Reverse WHOIS Search | Domain Research Suite

The WHOIS Search delivers data about the owner of a domain, the owner’s address, as well as the administrator and similar contact information. In the event of a WHOIS Search on ExchangeXYZ, the location of the registrar would initially lead a consumer to believing the company is based in the U.S. At the very least, as we’ve seen from the representative customer complaint above, ExchangeXYZ is servicing consumers in the U.S.

WHOIS Search | Domain Research Suite

According to the WHOIS records of the top ten cryptocurrency exchanges, four of those either used agents to protect their identities or they edited contact information to block prying eyes. So it is not extraordinary that

The U.S. Securities and Exchange Commission (SEC) cites that “…if a platform offers trading of digital assets that are securities and operates as an “exchange,” as defined by the federal securities laws, then the platform must register with the SEC as a national securities exchange or be exempt from registration.” A search of the SEC’s EDGAR database of registered corporations showed no record of ExchangeXYZ. Nowhere on the website does it indicate it has either registered with the SEC or been exempt by the regulatory body. In other words, the SEC could not protect American consumers who traded on the suspect cryptocurrency platform.

The New York State Attorney General also believes that ExchangeXYZ and others are indeed servicing customers in the United States, including New York State. In 2018, the New York State Attorney General released a voluntary survey for 13 cryptocurrency Exchanges to complete about their operations. All but four Exchanges returned the surveys. ExchangeXYZ was one of the four that refused to respond. The Attorney General’s office concluded in its September 2018 report that as their report details, “many virtual currency platforms lack the necessary policies and procedures to ensure fairness, integrity, and security of their exchanges.” The Attorney General’s report detailed how some of the platforms practice overlapping lines of business that present “serious conflicts of interest”. Some, the report observed, traded for their own account on their own venues.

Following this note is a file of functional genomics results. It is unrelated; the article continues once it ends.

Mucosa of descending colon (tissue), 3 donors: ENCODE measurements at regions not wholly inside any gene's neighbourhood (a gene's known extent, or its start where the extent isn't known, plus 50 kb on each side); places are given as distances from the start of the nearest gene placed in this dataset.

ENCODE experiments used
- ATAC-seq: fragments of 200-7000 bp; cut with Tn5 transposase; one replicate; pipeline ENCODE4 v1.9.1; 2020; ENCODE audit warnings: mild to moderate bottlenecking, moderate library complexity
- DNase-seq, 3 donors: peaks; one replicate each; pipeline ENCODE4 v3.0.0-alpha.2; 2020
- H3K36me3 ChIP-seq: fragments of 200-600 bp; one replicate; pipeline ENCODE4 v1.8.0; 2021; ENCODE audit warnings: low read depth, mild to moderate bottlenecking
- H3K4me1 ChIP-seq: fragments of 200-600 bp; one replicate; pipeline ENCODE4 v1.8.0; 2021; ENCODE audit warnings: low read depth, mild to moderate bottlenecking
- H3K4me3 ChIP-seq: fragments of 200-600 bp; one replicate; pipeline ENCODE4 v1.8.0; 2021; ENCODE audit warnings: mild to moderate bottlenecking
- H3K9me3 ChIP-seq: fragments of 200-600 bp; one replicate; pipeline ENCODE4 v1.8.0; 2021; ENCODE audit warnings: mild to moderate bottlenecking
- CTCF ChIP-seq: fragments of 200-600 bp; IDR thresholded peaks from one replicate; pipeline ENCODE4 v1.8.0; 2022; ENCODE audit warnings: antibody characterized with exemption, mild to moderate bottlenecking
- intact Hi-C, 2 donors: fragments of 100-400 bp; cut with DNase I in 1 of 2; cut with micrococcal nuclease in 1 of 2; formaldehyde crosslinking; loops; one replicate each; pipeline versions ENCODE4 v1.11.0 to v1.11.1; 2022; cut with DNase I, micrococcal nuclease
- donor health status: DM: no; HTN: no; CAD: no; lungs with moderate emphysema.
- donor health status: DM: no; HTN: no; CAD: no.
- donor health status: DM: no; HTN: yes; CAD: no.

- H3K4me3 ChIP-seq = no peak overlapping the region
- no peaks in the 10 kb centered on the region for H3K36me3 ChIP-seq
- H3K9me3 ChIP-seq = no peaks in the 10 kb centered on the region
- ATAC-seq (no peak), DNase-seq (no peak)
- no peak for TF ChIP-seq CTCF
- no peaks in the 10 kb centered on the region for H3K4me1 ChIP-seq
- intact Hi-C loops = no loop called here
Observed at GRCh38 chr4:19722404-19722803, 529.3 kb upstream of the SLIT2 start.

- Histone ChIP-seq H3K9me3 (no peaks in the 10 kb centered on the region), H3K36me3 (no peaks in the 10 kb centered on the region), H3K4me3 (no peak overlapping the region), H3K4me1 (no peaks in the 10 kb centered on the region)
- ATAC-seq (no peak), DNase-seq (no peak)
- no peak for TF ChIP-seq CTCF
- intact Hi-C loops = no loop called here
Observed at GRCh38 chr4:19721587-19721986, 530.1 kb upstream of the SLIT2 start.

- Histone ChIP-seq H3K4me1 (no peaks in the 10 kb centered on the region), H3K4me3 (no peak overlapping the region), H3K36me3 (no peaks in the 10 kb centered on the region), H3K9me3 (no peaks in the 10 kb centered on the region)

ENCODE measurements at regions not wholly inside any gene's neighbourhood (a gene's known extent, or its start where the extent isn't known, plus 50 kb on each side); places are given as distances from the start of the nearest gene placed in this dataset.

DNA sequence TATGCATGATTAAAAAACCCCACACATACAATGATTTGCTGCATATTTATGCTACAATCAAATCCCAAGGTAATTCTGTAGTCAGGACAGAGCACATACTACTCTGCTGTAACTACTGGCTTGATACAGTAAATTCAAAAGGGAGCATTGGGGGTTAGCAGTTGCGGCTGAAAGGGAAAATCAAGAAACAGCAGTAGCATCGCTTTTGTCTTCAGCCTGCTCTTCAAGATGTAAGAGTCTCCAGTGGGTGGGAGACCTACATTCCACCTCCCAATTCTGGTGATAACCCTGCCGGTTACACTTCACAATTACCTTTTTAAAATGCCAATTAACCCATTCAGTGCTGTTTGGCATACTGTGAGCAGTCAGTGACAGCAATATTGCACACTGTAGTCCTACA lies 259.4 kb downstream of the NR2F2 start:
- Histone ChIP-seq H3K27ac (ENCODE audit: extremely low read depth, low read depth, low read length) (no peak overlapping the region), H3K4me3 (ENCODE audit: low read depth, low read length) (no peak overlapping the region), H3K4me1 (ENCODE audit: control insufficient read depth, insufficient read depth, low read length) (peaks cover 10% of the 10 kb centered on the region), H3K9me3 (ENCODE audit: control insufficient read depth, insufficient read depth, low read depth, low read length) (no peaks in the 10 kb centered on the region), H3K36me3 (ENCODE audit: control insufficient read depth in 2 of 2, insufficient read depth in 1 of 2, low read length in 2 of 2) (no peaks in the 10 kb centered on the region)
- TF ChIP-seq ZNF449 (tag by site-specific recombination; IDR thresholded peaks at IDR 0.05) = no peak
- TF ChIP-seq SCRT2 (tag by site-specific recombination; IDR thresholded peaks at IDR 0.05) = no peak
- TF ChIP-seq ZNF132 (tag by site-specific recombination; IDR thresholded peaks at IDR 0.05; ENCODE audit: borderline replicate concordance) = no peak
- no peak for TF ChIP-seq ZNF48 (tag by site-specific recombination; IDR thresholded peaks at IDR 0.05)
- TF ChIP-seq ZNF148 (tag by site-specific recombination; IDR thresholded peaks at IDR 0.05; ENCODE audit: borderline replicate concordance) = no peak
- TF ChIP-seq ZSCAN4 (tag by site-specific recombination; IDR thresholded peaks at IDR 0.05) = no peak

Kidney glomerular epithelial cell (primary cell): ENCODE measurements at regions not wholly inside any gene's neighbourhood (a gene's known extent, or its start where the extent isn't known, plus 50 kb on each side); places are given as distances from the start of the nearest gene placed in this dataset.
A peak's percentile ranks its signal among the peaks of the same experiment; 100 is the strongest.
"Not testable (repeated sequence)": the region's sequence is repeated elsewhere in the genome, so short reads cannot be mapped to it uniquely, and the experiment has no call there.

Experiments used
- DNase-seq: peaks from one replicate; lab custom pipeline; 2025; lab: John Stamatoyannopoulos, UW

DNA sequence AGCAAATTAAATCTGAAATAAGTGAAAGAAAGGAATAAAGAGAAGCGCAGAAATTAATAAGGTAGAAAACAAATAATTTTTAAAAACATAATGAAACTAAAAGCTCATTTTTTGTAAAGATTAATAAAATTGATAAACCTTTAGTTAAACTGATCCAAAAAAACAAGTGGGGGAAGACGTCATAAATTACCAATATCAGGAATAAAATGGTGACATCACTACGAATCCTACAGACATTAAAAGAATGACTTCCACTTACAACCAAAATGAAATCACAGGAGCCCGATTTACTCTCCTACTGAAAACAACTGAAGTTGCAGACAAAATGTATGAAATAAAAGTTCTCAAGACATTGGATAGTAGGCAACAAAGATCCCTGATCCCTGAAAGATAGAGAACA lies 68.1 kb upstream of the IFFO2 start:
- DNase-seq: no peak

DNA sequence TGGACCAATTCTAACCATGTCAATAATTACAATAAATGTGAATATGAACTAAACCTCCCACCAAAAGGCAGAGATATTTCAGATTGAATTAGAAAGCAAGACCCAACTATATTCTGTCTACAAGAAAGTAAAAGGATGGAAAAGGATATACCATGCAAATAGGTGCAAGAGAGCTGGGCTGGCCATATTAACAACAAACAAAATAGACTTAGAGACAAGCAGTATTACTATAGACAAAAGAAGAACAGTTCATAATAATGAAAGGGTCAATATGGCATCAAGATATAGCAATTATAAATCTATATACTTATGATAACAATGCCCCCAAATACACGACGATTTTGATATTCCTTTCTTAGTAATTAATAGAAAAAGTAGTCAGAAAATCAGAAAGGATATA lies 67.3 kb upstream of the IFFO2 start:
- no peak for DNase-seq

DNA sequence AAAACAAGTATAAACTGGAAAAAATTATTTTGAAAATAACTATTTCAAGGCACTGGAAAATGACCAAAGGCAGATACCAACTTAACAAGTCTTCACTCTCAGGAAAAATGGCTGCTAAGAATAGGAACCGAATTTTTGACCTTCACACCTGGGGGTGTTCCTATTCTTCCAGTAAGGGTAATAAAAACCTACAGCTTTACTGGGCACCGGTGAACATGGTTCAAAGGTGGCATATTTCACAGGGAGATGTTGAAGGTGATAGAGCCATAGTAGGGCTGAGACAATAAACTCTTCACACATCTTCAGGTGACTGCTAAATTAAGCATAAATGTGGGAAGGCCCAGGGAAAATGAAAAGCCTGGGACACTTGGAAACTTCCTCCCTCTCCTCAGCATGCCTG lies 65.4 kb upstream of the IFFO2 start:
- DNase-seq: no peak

Indeed, Bitwise Asset Management, a cryptocurrency asset advisory and management firm, cited in a report that upwards of 95% of cryptocurrency trading originated from suspect sources. Research firms Crypto Integrity and The TIE concluded that 88% and 75% of reported exchange trading data were suspicious, according to the The Wall Street Journal (WSJ). The WSJ report pointed out that “the unregulated exchanges are inflating trading volume to get a higher ranking on data services like CoinMarketCap and leverage that ranking to attract listing fees.”

In light of its own findings, the New York Attorney General’s office has since formally referred three of the Exchanges to the New York State Financial Services department to investigate whether the Exchanges are operating illegally in New York State. One of the three is ExchangeXYZ.

So why is it that ExchangeXYZ can ignore some of the most powerful financial regulatory agencies in the world? A peek at its domain history may give some clues.

A Look at the WHOIS History of ExchangeXYZ